The second came in February 2007, after closing time at the very same venue, when Mancor and Owen Campbell broke into an impromptu version of ‘Rambling Rover’ on the footpath outside the club with various others joining in on the chorus:

Give me a rambling rover
Fae Orkney down to Dover
We’ll roam the country over
And together we’ll face the world

A third enduring moment was to come, but more of that later.

The first two moments go to the heart of what seems to make Jack Mancor the muso, songster and wandering minstrel tick, and moreover, what seems to work on his audiences: the power of his lyrics and performance, and his up-closeness and accessibility to the punters.

And it works just as well when you take his music home and put him on the stereo: Mancor’s album ‘Looking For Something…’ is a remarkable work, reflecting the eclectic and meandering life he’s led to date.

Mancor left home at age 16, then lit off up the road at age 20 to somewhere and anywhere. He spent half of each year working at several vocations, and half the year doing what he loves to do: play his music and sing his songs to a crowd.

Jack rolls a cigarette out front of the endearingly grungy Phoenix bar in Canberra on a vibrant, balmy night (yes, they do exist in Canberra) while he tells me what he’s variously done for a trade.

“I’ve worked down mines, in canning factories, in textile mills, flour mills, on ships, trains, even a fruit juice factory. I’m a fitter by trade and a musician by heart. A lot of my music reflects my work ethic.”

“I’ve burnt a lot of bridges with a lot of bosses,” he concedes with a wry smile.

Mancor’s red-ragging may have earned him the ire of many bosses, but it’s also endeared him endlessly to the executive, rank and file of many unions, and he’s performed at rallies of up to 20,000 comrades.

Mancor’s seen much, and has had some fantastic times travelling. “I was born on the road at 100 miles an hour!” he claims with a grin. He also met his partner and now has a three-year-old, both travelling around with him. Continue reading

A Punter’s Perspective 02 — Everybody (bush) dance now

Image from Monaro Folk Society -- Yarralumla Woolshed
Image from Monaro Folk Society — Yarralumla Woolshed

A Punter’s Perspective
Random inexpert observations on the world of folk from the side of the stage

#2 Everybody (bush) dance now
First published in Trad and Now magazine, February 2007

By Bill Quinn

Scratch the surface of the folk scene and you soon find there’s plenty to keep the average punter occupied for several nights of most weeks, especially if you’re into dancing. Turn to the Dance Calendar in this very publication and you’ll see what varied options lie in wait in your neck of the woods.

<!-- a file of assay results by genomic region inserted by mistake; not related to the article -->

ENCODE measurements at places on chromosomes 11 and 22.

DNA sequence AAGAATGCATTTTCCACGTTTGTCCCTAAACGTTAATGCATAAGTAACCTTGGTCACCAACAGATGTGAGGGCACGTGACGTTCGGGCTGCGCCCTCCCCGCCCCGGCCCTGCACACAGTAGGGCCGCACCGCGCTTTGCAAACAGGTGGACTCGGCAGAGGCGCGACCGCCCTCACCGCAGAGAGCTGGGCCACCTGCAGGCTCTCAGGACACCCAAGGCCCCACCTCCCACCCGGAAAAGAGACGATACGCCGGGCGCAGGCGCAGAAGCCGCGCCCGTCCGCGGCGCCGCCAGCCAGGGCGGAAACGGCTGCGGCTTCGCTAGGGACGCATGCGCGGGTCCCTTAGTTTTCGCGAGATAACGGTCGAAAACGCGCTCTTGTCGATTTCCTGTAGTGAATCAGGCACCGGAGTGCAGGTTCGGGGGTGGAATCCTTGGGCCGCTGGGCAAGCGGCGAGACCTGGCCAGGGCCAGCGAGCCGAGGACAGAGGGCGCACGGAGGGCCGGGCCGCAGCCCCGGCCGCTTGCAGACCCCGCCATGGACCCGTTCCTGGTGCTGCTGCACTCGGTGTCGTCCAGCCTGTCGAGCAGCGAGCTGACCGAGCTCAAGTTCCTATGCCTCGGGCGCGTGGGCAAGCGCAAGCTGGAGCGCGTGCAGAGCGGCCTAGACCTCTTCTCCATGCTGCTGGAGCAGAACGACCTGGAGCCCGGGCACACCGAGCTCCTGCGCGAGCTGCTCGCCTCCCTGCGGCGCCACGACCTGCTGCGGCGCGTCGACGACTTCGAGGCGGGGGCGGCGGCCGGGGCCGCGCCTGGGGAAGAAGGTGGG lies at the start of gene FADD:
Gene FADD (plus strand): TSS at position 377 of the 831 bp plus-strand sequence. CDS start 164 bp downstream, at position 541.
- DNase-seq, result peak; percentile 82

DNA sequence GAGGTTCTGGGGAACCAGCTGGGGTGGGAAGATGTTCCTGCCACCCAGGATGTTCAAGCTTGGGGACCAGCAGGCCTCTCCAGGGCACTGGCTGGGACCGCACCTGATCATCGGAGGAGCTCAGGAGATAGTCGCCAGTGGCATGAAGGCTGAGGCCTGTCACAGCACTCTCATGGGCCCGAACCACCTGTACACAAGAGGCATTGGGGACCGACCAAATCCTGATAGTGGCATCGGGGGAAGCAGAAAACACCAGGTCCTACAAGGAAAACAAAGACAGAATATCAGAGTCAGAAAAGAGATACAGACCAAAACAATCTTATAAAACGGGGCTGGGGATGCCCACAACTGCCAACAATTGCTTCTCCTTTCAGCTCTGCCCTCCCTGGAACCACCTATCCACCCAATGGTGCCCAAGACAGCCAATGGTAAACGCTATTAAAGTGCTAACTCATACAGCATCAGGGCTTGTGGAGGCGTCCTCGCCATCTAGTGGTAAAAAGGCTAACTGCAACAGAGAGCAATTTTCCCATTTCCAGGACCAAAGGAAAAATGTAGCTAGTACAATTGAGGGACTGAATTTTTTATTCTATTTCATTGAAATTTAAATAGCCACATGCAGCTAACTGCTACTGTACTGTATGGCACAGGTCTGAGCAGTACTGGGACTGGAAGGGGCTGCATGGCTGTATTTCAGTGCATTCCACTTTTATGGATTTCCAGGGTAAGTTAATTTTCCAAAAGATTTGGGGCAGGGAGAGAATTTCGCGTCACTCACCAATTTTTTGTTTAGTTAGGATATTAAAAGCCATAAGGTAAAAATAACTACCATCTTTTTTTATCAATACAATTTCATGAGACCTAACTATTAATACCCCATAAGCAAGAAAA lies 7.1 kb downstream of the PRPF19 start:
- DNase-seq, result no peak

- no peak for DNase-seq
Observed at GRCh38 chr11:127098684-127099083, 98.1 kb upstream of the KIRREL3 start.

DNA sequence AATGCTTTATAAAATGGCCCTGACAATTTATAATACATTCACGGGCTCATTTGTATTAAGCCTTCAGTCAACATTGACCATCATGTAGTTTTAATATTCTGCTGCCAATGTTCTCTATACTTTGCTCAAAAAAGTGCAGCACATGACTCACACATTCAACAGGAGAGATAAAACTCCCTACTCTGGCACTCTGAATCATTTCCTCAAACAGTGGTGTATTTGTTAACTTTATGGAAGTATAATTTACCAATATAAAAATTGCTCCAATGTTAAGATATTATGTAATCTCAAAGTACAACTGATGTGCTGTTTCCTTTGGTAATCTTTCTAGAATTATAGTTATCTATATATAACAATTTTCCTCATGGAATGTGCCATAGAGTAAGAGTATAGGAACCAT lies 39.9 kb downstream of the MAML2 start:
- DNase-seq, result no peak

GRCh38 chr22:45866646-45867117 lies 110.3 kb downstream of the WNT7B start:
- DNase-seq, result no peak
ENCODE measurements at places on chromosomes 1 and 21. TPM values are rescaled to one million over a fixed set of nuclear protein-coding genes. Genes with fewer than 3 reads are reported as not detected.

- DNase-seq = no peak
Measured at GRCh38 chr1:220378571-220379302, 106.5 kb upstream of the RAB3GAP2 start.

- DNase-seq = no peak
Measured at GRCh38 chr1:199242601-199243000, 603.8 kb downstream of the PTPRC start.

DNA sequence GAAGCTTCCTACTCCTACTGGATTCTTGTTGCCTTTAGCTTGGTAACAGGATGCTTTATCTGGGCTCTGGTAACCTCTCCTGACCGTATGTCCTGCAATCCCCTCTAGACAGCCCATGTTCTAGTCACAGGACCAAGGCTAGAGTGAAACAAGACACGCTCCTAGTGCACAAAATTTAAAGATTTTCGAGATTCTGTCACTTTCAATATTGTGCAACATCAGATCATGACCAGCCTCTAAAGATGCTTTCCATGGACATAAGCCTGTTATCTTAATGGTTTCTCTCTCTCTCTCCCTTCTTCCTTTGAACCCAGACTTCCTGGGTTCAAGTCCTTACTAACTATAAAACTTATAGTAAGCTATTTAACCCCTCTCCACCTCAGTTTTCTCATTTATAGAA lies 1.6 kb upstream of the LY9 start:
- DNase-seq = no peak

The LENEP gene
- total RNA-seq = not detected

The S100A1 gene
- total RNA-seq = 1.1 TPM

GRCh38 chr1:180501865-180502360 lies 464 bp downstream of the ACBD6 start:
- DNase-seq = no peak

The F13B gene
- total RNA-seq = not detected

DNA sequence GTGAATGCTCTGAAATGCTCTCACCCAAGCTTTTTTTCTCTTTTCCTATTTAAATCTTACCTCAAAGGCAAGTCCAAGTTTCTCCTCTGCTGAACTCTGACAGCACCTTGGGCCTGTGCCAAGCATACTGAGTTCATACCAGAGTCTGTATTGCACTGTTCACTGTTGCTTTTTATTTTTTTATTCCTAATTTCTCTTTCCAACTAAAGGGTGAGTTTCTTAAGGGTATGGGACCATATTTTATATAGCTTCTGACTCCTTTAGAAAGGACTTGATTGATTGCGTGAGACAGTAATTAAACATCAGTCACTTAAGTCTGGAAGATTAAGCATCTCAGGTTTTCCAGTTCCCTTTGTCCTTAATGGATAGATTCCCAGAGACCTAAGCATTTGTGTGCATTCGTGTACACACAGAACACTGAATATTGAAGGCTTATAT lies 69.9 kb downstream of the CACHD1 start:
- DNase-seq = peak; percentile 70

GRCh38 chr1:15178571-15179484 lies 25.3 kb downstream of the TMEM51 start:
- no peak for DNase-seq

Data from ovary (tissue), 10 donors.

The Canberra dance scene was ripe for a tentative foray into the relative unknown, approached with some caution, since I own the equivalent of two left feet. More correctly, they’re something akin to two swinging voters: apt to go either way, and often at the same time.

Canberra is blessed with many diverse dance options within a small geographical area: Irish set dancing, the colourful and energetic Bordonian Heritage Dancers, and the Contra Club just for starters. More on those in later editions.

But for a trip back in time to those school and parish ‘bring a plate for supper’ dances of yesteryear, first stop was the Monaro Folk Society (MFS) New Year’s Eve bush dance at the Yarralumla Woolshed.

If you’re going to have a bush dance, you can’t beat a hundred year old former shearing shed for atmosphere. You get the feeling the sheep were only cleared out hours earlier to make way for the stage, sound desk and supper tables.

The shed’s supports occasionally proved to be challenging obstacles, as the ever-increasing circle of dancers chose their promenading paths with care. “Dodge the poles!”, came the cry from the stage. We kept an eye out for the Hungarians as well.

(That joke celebrates its 15th birthday later this year. I’m buying it an iPod.) Continue reading

A Punter’s Perspective 01 — From a punter’s perspective

The author
The author

A Punter’s Perspective
First published in Trad and Now magazine

#1 From a punter’s perspective
First published in Trad and Now magazine, December 2006


Bill Quinn

The world of folk boasts a limitless supply of people whose breadth and depth of knowledge of their craft and art is simply breath-taking. Their technical knowledge is detailed, their repertoires seemingly endless. Some folklorists have researched, collected and interpreted material for decades, their own lives becoming living folk legends of themselves. Traditional and contemporary artists encapsulate decades and centuries of history in a few short verses or stanzas.

But then there be folk like the author: the punters. We’re the people who hang around the back of session bars in dumb-struck awe (“Awww!”). We watch musicians on stage and can’t work out how they tune an instrument and breathe at the same time, much less engage an audience in simultaneous banter. And as for the seamless transition between fiddle, guitar, bodhran and tin whistle – did those people start learning their trade in the womb?!

We don’t know our jigs from our reels or our airs from our graces. We think an autoharp is Dublin’s car club, that a bouzouki is something immediately followed by ‘bless you’, and that lute is something you get paid if you manage to shift a few CDs.

But we attend festivals, buy the music, wear the t-shirts, sniff out the folk clubs, find when acts are playing in the mainstream world, and even surf off into cyberspace to broaden our folky horizons. We occasionally pluck up (pun intended) the courage to blunder up to musicians at an appropriate time and place (i.e. the middle of the campground – Hi, Geraldine!) to tell them their work has moved or touched us in some way or inspired us or had some profound, life-changing effect.

We don’t necessarily know good folk, but we know what we like. Sometimes we even struggle to spell it proper: hey, if it rhymes with ‘joke’… Continue reading